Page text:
Yes, I’m already on Mastodon. I knew I joined back in 2016 when it was clear Jack had no idea where to take Twitter next. Mastodon is fun now that more people are joining. I don’t hate that it’s hard to find people; that was part of the fun of Twitter originally. What’s better is that it’s 2023, not 2008.
My approach to Mastodon is simple: how can I rebuild the experience I had with early Twitter, focused on smart people I actually know who might even be local to me and secondly, musicians and music critics I enjoy.
This experience has been chastening. I committed unreasonable hours to relentlessly refreshing Twitter. Now that I’ve quit cold turkey, I’m embarrassed I didn’t do it sooner. More embarrassing is the recognition of all the parasocial relationships I built as an outgrowth of my career.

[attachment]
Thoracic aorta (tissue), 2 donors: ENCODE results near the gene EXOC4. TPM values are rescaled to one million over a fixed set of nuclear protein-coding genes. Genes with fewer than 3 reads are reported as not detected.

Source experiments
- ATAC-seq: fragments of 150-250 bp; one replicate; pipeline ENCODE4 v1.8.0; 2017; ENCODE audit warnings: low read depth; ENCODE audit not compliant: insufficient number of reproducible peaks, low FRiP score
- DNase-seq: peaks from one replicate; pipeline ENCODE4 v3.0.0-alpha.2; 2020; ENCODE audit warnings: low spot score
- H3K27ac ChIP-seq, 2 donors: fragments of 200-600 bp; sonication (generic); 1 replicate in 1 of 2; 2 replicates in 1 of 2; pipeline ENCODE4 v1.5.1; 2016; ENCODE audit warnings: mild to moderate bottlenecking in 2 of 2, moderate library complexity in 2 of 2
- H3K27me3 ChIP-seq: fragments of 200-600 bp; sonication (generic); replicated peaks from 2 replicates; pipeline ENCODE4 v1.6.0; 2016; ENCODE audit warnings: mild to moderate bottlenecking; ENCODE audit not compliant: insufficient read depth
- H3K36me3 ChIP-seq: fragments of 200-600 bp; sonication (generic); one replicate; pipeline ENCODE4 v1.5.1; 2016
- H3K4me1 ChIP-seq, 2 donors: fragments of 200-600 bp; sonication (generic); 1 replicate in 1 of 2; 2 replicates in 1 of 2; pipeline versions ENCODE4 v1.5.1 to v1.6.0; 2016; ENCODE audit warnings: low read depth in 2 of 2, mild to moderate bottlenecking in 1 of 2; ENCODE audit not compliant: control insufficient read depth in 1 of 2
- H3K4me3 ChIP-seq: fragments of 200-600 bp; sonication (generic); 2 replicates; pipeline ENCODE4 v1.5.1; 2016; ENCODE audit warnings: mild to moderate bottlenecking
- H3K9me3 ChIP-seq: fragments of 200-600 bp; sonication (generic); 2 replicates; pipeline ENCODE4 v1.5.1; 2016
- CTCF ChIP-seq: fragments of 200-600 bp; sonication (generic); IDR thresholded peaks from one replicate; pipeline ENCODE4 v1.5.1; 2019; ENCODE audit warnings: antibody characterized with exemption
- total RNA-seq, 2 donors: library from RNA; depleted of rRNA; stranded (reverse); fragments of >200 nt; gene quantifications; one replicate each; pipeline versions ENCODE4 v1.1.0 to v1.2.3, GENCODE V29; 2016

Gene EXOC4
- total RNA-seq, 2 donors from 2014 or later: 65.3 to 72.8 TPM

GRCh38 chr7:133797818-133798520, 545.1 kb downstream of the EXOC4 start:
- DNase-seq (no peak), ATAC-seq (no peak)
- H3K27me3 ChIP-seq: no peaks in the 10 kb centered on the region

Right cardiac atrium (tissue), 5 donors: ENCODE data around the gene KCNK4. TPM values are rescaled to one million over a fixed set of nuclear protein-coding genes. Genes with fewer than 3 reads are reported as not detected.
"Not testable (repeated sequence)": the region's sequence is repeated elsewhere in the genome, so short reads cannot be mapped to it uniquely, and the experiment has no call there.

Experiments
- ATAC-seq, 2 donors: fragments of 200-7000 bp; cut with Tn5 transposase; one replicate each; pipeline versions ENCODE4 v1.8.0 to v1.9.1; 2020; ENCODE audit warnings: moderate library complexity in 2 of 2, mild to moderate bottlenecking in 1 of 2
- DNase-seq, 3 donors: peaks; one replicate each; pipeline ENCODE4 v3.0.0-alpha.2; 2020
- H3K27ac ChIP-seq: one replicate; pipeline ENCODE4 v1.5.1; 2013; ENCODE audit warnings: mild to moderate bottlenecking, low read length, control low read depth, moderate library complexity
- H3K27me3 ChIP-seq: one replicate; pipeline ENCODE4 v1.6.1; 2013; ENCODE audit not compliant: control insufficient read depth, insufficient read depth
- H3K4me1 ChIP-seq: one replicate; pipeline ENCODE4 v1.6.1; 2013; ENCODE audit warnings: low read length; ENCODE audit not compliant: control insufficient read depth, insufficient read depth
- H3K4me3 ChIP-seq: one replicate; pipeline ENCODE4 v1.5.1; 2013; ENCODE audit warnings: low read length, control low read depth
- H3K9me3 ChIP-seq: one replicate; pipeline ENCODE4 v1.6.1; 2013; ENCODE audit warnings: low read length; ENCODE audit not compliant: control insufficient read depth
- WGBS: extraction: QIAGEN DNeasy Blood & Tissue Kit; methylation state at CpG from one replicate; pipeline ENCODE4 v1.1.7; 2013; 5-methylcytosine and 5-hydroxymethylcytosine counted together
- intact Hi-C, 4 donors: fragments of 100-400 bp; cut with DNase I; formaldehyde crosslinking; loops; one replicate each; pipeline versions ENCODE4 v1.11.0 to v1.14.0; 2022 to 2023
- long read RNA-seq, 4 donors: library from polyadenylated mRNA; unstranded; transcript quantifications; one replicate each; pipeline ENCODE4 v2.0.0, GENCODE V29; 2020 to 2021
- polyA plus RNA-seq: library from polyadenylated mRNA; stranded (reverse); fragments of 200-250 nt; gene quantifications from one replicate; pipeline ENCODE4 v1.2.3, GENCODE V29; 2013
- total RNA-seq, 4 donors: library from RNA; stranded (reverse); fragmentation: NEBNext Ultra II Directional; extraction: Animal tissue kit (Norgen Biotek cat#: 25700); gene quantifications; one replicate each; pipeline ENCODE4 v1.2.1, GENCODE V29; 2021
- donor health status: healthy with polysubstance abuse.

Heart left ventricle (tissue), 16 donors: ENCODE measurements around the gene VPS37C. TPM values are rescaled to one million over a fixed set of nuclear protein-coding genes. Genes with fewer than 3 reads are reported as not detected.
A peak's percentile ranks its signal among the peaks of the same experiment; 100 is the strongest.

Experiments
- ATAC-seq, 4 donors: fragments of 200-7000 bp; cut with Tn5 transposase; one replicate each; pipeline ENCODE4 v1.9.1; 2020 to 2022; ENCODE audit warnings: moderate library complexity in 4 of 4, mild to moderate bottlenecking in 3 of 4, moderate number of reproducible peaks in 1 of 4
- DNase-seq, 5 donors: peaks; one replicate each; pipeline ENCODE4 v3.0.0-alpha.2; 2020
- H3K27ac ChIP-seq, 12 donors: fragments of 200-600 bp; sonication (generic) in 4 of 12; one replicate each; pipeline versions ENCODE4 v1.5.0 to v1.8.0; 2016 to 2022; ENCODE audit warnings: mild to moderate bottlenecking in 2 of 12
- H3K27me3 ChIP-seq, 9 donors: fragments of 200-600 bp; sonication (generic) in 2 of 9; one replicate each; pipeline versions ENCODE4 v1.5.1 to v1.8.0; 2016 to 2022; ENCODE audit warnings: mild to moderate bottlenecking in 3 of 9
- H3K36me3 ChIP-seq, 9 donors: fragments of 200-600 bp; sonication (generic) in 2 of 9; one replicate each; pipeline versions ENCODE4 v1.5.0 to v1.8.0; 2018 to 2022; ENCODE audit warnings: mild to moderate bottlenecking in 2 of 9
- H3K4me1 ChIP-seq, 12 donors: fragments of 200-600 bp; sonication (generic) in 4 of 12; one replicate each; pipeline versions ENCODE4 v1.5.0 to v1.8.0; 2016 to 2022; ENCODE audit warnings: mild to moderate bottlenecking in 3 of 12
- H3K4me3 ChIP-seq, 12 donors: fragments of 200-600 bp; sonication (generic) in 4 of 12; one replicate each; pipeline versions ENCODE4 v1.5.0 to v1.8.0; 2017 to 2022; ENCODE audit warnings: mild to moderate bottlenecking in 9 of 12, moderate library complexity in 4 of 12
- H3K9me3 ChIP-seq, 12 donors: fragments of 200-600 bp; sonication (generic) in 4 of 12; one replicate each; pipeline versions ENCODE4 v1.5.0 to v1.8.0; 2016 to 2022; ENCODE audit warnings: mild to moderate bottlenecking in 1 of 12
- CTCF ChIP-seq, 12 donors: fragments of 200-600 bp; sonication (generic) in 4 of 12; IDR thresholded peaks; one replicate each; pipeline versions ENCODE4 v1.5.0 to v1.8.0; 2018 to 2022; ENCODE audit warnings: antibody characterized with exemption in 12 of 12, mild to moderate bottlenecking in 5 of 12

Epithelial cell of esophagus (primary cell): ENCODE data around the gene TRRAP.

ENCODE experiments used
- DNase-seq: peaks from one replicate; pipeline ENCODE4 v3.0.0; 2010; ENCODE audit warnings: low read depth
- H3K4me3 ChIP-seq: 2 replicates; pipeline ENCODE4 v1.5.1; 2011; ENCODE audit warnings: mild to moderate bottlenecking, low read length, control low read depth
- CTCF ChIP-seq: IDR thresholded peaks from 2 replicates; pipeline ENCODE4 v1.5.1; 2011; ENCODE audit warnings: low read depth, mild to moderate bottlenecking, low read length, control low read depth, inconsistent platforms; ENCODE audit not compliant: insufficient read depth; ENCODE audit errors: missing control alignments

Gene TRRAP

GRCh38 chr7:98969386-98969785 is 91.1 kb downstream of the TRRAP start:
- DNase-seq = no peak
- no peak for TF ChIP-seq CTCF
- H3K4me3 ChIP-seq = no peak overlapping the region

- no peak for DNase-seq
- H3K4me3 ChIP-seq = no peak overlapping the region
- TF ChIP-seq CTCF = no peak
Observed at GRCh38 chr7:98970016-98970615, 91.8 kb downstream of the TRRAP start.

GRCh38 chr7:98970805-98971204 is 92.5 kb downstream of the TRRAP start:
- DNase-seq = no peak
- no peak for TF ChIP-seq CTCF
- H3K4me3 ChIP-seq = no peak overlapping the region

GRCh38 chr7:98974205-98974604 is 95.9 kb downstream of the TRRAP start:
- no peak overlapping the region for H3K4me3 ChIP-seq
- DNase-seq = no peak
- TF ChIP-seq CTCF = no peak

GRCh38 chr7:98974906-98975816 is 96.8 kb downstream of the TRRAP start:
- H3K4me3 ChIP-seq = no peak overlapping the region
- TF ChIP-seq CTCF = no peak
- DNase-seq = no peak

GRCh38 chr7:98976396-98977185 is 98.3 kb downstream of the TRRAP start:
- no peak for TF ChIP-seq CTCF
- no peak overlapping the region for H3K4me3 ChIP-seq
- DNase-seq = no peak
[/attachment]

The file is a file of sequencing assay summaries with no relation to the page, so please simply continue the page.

Professionally, it hasn’t made a difference. There are other tools to let me know if something is happening at work. I don’t need to be on the bleeding edge of breaking news — for everything — around the clock. What I’ve been able to gather from peers is much the same as my experience: Twitter has long been a low-performance social platform for most brands, especially those that don’t have a customer service function.
How many brands started chasing their “Dunk in the Dark” moment 10 years ago and it never happened for them? My viral tweet is literally about taking down a Christmas tree! Why did this seem so vital for so long?